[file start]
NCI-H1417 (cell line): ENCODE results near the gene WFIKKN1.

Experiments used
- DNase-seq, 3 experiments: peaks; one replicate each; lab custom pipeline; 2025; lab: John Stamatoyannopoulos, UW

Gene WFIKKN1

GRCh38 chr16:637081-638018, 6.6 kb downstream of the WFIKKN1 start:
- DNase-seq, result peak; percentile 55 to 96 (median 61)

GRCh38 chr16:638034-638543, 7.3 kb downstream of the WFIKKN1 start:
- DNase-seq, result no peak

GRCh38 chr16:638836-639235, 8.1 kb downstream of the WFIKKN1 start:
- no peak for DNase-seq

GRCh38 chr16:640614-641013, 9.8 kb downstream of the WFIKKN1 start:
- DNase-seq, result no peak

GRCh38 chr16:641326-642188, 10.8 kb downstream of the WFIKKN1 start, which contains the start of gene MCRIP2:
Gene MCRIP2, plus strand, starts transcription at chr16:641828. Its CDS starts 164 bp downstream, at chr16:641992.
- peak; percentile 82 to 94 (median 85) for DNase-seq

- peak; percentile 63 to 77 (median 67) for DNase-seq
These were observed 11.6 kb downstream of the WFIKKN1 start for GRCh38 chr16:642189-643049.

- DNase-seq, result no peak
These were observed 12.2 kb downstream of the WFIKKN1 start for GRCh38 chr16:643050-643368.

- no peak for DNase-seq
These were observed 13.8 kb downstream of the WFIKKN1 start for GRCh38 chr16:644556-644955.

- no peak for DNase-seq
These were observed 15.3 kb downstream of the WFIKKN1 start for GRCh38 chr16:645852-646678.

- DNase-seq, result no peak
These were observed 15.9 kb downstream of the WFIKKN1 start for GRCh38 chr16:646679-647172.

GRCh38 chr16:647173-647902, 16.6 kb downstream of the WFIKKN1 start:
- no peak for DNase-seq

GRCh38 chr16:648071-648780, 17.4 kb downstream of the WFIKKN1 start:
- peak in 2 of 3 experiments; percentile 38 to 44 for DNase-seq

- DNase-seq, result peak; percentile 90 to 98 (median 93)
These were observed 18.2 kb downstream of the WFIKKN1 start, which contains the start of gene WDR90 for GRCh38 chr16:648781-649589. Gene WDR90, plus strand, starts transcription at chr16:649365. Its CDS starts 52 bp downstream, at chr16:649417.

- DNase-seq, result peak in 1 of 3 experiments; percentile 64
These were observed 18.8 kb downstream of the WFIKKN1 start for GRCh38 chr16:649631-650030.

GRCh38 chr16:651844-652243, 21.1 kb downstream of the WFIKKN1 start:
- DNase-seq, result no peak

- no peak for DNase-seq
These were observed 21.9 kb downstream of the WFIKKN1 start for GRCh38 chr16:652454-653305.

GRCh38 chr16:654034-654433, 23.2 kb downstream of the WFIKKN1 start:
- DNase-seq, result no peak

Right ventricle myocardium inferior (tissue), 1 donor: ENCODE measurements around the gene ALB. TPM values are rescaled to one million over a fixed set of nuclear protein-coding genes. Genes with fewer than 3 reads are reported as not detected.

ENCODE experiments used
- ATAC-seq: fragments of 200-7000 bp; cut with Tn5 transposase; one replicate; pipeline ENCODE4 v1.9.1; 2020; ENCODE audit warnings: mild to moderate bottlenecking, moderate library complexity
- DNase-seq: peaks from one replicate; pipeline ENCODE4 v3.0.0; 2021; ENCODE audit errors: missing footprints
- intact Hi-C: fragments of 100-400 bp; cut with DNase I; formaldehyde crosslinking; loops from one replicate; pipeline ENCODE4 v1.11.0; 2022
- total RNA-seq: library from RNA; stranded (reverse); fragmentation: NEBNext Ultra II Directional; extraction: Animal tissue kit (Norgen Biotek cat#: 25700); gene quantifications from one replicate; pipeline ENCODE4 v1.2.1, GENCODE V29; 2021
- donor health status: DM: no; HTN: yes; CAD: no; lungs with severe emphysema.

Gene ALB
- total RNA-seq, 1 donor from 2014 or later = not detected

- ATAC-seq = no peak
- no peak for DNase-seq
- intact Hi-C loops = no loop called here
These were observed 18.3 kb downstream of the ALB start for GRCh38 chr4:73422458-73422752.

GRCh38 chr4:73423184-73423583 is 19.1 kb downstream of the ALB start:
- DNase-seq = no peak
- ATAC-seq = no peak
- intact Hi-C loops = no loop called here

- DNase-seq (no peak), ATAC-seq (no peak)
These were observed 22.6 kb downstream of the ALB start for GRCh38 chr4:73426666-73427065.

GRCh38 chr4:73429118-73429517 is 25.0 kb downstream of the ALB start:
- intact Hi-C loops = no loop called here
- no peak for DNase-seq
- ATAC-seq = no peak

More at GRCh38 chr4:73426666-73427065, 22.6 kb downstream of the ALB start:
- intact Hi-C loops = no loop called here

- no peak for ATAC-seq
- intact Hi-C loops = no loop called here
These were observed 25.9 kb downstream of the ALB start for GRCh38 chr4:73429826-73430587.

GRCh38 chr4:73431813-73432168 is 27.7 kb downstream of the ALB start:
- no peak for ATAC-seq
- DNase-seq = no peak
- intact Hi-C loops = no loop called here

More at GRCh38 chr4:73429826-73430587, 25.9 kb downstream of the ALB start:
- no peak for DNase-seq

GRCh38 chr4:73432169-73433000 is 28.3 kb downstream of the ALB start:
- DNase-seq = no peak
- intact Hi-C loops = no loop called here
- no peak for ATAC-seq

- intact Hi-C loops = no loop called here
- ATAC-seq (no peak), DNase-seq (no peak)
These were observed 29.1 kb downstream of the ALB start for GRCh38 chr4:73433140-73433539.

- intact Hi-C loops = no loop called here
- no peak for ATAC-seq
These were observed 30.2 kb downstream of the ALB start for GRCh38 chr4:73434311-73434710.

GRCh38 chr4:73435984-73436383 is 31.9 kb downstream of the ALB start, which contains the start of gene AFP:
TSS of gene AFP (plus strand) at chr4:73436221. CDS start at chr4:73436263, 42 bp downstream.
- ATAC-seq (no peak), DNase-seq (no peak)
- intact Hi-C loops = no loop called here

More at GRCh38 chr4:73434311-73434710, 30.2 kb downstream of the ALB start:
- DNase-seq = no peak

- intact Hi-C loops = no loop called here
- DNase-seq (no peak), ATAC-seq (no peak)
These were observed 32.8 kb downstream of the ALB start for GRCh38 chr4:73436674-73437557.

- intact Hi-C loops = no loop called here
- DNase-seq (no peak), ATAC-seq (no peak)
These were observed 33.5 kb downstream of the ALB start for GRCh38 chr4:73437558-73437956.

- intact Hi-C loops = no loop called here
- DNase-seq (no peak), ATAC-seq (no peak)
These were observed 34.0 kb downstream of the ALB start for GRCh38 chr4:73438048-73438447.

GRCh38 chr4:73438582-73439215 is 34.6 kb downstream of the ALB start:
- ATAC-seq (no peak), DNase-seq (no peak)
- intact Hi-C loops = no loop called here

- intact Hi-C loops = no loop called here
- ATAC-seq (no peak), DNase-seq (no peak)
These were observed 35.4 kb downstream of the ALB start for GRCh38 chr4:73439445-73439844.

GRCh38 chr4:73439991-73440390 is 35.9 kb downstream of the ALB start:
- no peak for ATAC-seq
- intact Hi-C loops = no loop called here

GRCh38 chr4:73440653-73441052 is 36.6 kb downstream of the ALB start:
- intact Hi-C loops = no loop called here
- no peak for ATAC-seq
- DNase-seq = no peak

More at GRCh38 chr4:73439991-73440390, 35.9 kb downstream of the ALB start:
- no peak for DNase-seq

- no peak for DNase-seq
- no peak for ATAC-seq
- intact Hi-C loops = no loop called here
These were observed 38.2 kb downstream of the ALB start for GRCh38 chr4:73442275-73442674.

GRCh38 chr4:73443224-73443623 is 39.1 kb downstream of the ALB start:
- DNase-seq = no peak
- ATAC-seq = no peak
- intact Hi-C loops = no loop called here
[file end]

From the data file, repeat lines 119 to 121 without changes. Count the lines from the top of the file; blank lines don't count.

- DNase-seq = no peak
- ATAC-seq = no peak
- intact Hi-C loops = no loop called here